In 1976 the AAM publicised Barclays Bank’s purchase of South African defence bonds, issued to help the apartheid government fight SWAPO guerrillas in Namibia. This letter from Prime Minister James Callaghan to AAM Chair Bob Hughes MP acknowledged that public opinion in Britain was opposed to the purchase and promised to raise the matter with Barclays.

Letter following up a meeting between an AAM delegation and Foreign Office Minister Ted Rowlands to discuss the AAM’s memorandum of 19 April 1976 on Britain’s arms embargo. The letter detailed loopholes in the arms embargo and exposed the fact that South Africa had access to the NATO Codification System.

In 1977 the British government set up the Bingham Inquiry into allegations that Shell and BP had supplied oil to Rhodesia in contravention of UN sanctions. This submission exposed Shell and BP’s sanctions busting operations. It asked the British government to press South Africa to allow international scrutiny of British-owned oil companies in South Africa. 

After the killing of Steve Biko and banning of anti-apartheid organisations in South Africa in 1977, the British government voted for a UN mandatory arms embargo against South Africa. At the same time it announced it would veto a draft UN Security Council resolution imposing economic sanctions. This letter from the AAM’s President Bishop Ambrose Reeves expressed dismay at the decision to veto and asked for a meeting with the Prime Minister. 

The Bingham Inquiry found that British oil companies Shell and BP had supplied oil to Rhodesia in contravention of UN sanctions. This memorandum asked the British government to ensure that the companies restricted oil supplies to South Africa to pre-UDI levels to prevent the re-export of oil to the illegal Smith regime. It called for the extension of sanctions to South Africa unless it gave assurances that it would implement UN sanctions against Rhodesia.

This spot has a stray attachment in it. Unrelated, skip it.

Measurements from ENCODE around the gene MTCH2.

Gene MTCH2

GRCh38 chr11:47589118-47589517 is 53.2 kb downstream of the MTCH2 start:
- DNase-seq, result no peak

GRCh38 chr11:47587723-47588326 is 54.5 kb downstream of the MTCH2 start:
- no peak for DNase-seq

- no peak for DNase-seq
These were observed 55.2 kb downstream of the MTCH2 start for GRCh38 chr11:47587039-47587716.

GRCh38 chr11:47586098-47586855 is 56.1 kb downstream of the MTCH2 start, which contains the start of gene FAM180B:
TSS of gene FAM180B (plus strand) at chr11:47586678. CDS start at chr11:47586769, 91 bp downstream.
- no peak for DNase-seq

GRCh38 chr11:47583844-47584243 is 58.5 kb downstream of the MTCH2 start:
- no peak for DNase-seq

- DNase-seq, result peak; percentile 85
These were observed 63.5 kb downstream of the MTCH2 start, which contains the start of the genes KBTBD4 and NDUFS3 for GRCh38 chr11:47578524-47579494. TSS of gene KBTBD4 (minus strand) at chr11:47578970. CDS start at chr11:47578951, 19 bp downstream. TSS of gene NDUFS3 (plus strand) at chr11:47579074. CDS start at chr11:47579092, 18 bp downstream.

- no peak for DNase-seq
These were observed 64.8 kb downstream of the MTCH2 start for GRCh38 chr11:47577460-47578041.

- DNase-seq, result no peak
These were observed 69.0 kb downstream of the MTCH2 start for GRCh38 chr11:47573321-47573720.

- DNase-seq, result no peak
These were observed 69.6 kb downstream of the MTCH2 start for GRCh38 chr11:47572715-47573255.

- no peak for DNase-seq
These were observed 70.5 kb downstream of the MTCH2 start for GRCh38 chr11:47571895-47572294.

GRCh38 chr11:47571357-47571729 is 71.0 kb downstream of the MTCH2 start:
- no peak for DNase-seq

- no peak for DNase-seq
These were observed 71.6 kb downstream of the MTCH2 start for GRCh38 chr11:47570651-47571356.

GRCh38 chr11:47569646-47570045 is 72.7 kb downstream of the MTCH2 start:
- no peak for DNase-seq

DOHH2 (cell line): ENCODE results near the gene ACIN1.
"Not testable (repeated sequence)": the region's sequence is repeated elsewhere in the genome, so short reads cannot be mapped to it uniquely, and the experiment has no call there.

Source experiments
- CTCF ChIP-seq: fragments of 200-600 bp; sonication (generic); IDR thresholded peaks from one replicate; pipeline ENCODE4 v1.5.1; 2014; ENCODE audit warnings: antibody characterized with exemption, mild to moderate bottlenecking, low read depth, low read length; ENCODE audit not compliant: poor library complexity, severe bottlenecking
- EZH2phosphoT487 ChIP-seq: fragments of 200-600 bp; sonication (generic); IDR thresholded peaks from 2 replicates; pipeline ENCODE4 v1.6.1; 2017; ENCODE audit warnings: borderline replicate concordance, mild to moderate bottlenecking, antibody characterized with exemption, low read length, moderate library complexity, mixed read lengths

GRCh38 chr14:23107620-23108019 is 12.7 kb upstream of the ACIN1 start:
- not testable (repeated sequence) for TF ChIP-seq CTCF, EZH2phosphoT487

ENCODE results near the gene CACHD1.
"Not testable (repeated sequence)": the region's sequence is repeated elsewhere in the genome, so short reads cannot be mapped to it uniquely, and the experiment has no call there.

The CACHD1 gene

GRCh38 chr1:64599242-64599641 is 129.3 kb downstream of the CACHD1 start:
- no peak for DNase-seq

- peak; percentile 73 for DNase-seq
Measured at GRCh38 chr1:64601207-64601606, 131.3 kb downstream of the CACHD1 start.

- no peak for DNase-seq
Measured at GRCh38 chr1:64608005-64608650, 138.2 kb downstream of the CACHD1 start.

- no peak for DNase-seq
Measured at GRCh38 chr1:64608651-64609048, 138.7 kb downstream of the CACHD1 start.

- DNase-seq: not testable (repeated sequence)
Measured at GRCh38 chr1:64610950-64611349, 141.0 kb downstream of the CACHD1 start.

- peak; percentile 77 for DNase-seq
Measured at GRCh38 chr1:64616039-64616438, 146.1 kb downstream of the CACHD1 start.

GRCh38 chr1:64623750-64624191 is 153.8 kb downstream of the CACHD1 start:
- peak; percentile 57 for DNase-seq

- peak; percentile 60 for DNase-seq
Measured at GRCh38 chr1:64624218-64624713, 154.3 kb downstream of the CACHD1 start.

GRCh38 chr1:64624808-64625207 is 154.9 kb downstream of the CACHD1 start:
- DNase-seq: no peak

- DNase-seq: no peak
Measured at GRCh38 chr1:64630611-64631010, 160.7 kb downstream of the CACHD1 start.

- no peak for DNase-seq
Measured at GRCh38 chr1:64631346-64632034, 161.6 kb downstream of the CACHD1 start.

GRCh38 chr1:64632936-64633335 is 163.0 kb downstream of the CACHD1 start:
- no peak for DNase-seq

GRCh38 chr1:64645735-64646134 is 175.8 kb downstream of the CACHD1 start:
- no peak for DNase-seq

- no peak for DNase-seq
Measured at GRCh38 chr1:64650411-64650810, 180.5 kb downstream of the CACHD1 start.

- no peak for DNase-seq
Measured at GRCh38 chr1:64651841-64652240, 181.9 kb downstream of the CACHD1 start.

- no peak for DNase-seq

Letter to Foreign Secretary David Owen from the AAM’s Hon. Secretary Abdul Minty in November 1978 enclosing evidence of breaches of the British arms embargo against South Africa and calling for a parliamentary inquiry. 

Memorandum presented by the AAM at a meeting with Richard Luce, Under Secretary at the Foreign Office, in June 1980. The AAM protested at Prime Minister Margaret Thatcher’s statement welcoming changes in South Africa’s domestic policies, after police had opened fire on students in Cape Town. It questioned the British government’s claim that it had no standing on the issue of the release of Nelson Mandela.

Letter from Prime Minister Margaret Thatcher commenting on the AAM’s memorandum of June 1980. She reiterated that the government had no standing in the case of Nelson Mandela, although she said his release would be ‘widely welcomed’.